“The greatest challenge facing my generation today is mental health.”

The greatest challenge facing my generation today is mental health. Mental health among youth today is drastically different than it was in previous generations. Today, mental health encompasses depression, anxiety, and psychological/emotional well being. Yet, mental health also is the cause of many of today’s most prevalent issues, including suicide and school shootings. Often, people perceive mental health, suicides, and school shootings as independent of each other, yet in reality they go hand in hand. According to CDPHE, it is know that 91.5% of teens who attempted suicide had a mental health issue at the time, whether it was depression, anxiety, or an illness. As well, it was recorded that 78% of school shooters had a history of suicide attempts or suicidal ideations prior to their attack. Thus, demonstrating how mental health, suicides, and school shootings are all intertwined.

Living in Colorado, a state that had the highest increase in teen suicide rate in the U.S. since 2016, has really put mental health into perspective for me because ina my county there were 11 suicides in 2017. Whether or not I personally knew that individual or went to their school, the effects of each suicide rippled through everyone; the thought of anyone at our age feeling like taking their own life is the only option is sickening. Living in a generation obsessed with instant gratification, any issue, big or small, seems like the end of the world. Additionally, the social pressures of today’s world are entirely different than they have ever been. Through social media, anyone can post a picture accentuating their “perfect” life, when in reality this is an edited misconception that unfortunately is not regularly detected by my generation. Instead, teens use this false perception of reality as a reason for them to try and conform to society’s idea of “perfect.” However, this actually results in the compulsion of not being good enough, so ultimately depression, anxiety, and mental illnesses are the regrettable outcomes. Due to our obsession with instant gratification, teens optimistically assume that everything has to be perfect, so when this is not the case, kids in my generation have somehow created the stigma that suicide is the only option. And, even worse, kids today have not only started to take their own lives, but others as well, mostly because they are struggling internally.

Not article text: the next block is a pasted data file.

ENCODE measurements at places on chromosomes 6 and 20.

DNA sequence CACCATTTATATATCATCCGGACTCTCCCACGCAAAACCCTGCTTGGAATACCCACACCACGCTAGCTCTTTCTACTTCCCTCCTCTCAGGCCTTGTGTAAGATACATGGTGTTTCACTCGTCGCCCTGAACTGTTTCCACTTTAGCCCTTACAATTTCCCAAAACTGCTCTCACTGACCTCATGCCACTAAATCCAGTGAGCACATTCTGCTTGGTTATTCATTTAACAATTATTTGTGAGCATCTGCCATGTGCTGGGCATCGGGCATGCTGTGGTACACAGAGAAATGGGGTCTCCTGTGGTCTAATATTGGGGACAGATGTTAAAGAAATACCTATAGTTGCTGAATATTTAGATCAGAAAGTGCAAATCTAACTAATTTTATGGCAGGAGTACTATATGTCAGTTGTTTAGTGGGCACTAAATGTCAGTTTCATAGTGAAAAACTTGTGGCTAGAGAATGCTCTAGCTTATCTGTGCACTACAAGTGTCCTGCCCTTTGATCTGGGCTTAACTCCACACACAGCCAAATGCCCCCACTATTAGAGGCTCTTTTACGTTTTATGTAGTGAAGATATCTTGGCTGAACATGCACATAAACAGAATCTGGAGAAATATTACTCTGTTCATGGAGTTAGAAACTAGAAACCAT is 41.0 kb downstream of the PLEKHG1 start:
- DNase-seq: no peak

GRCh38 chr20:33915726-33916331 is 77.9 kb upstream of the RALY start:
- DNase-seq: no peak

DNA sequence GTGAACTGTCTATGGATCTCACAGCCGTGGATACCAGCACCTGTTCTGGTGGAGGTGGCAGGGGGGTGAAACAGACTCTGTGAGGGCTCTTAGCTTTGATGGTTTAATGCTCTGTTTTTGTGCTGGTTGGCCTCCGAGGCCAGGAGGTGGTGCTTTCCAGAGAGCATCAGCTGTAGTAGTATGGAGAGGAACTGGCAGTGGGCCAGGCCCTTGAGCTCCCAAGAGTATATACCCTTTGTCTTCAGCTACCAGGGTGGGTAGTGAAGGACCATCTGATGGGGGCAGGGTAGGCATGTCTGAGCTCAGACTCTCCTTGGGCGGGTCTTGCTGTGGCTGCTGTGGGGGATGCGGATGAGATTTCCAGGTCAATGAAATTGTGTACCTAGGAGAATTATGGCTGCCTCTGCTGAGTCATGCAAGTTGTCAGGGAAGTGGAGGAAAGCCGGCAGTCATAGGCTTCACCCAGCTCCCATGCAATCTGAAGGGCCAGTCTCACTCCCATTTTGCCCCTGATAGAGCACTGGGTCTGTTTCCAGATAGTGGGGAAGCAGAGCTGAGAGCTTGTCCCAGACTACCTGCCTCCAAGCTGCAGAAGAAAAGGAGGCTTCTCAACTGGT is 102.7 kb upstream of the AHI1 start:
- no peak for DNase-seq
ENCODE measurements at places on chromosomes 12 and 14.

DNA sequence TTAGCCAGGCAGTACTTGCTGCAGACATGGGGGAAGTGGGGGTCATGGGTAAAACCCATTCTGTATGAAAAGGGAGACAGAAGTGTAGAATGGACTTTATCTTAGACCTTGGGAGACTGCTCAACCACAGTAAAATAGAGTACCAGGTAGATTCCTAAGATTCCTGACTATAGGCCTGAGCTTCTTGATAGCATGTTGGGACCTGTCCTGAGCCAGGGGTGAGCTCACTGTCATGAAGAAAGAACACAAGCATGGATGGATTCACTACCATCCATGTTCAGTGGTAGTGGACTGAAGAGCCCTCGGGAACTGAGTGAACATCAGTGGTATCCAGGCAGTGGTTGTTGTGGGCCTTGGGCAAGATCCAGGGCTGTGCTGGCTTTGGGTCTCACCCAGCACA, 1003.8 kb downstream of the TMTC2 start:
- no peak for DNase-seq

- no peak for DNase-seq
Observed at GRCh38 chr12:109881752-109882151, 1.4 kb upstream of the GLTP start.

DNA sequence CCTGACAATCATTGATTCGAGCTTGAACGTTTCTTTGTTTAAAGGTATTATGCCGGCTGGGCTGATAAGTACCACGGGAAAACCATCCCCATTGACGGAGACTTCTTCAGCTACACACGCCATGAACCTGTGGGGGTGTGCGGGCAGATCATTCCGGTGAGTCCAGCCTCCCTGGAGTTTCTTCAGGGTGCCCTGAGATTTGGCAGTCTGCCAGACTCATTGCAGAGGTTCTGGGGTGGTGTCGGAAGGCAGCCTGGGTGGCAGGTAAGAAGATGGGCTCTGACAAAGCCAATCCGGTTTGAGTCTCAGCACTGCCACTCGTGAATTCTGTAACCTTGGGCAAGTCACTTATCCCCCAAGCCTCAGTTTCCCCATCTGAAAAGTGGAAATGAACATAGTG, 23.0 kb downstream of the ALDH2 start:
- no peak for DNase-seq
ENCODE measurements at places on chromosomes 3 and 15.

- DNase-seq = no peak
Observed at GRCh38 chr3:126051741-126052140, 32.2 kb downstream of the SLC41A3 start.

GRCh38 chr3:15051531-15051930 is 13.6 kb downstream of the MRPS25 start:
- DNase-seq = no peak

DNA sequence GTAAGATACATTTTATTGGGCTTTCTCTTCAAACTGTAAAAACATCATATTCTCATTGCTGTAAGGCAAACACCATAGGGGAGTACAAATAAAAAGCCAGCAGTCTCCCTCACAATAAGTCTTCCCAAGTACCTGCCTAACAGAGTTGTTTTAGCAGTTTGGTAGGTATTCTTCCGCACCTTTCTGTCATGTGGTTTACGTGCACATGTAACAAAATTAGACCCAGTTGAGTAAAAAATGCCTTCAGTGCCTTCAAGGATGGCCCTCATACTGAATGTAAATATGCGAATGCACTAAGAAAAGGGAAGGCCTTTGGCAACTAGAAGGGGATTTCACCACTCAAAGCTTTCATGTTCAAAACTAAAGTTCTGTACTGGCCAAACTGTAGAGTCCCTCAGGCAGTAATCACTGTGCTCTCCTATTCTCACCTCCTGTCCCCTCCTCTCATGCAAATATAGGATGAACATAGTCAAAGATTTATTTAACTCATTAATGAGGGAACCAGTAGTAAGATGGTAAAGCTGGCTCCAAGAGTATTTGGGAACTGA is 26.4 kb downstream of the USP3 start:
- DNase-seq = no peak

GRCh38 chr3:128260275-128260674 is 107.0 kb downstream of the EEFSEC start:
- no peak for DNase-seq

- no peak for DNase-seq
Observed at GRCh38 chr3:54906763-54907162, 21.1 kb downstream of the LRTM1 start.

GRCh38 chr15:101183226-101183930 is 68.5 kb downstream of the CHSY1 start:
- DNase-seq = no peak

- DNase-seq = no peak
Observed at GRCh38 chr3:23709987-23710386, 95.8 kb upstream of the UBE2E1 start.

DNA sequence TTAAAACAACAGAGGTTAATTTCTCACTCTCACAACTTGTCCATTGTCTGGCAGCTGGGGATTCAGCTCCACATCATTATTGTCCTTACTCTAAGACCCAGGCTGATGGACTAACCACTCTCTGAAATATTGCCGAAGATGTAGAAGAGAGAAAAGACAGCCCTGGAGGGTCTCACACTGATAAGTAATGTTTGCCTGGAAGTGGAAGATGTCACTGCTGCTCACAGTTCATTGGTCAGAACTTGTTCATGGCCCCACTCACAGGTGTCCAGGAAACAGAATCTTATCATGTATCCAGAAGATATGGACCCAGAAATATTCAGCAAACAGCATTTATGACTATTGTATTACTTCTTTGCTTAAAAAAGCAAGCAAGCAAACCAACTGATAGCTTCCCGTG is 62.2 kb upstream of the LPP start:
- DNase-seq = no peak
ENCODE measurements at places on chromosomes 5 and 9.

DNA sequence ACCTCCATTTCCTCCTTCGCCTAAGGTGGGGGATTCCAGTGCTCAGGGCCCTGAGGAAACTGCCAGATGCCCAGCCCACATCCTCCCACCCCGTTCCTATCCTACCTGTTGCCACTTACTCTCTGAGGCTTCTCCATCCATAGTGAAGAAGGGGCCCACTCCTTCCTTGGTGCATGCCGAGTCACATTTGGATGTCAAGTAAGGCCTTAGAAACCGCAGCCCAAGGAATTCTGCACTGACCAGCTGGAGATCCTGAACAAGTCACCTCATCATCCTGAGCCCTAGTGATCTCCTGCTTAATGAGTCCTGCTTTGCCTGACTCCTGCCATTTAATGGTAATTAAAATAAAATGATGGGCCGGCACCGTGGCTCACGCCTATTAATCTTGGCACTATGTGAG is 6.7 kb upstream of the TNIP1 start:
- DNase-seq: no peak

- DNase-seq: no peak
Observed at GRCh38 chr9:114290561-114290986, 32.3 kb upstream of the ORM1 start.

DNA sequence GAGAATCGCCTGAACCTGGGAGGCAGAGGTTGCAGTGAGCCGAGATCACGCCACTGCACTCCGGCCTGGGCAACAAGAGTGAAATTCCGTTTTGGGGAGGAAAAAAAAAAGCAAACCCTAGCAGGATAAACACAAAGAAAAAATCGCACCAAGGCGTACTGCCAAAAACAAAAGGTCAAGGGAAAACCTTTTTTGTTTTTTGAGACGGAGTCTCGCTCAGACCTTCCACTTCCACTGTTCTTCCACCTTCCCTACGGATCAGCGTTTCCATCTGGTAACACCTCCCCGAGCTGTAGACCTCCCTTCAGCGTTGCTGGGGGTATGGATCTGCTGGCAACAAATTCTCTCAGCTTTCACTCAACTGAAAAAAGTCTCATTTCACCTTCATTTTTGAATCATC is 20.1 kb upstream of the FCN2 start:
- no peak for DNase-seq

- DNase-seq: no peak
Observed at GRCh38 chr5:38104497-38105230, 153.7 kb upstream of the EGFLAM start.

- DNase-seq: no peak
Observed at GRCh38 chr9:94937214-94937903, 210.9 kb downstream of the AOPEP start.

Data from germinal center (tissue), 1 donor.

At one point in time, school was considered a safe place. The thought of a child wanting to bring a gun to school and kill others and/or themselves was an inconceivable idea, until it happened. The Columbine shooting, on April 20,1999, marked the beginning of an issue that only got worse and no one was prepared for. Even with programs to enable prevention and promote mental health, school shootings happen everyday and based on the United States Secret Service 2019 study, 73% of shootings occur in high schools, thus directly affecting “Generation Z.” This means that children between the ages of 14 and 18 have the possibility of experiencing a school shooting every day, and seemingly there is no solution. Ultimately, no matter how hard we try and prevent it as long as a student is determined to hurt others, they will find a way.

At the end of the day, humans must acknowledge the fact that the rate of shootings and suicides among youth today is exponential, and there is no immediate solution. But, we can work towards a solution by starting with making mental health and psychological/emotional well being among youth a priority and by focusing on early intervention and prevention.

Hayley Payne
Colorado Springs, CO.
Sophomore, SMU • Dallas, Texas

Posted in
Mental health challenges